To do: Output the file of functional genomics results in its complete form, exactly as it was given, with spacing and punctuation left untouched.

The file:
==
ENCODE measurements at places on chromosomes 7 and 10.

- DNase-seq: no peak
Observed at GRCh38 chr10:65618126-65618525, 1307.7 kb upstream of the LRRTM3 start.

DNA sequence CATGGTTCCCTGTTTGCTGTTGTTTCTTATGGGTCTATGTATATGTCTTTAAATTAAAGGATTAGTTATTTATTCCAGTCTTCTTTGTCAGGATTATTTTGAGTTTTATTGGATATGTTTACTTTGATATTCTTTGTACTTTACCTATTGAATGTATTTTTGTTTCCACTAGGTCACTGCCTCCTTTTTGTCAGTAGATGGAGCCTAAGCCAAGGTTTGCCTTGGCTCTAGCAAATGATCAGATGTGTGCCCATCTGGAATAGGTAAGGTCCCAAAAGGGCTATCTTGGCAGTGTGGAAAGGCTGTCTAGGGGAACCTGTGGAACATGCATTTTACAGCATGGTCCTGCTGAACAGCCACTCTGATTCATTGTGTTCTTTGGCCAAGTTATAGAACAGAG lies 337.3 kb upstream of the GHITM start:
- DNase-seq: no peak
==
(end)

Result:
ENCODE measurements at places on chromosomes 7 and 10.

- DNase-seq: no peak
Observed at GRCh38 chr10:65618126-65618525, 1307.7 kb upstream of the LRRTM3 start.

DNA sequence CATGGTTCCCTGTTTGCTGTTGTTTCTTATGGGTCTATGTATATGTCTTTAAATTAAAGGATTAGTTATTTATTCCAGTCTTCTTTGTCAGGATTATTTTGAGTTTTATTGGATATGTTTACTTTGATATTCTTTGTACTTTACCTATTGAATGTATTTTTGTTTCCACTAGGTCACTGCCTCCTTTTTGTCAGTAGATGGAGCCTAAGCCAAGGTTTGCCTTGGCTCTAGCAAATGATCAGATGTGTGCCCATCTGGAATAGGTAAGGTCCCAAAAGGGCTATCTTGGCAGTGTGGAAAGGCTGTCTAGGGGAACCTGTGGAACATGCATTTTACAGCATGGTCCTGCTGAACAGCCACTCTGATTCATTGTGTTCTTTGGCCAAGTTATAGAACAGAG lies 337.3 kb upstream of the GHITM start:
- DNase-seq: no peak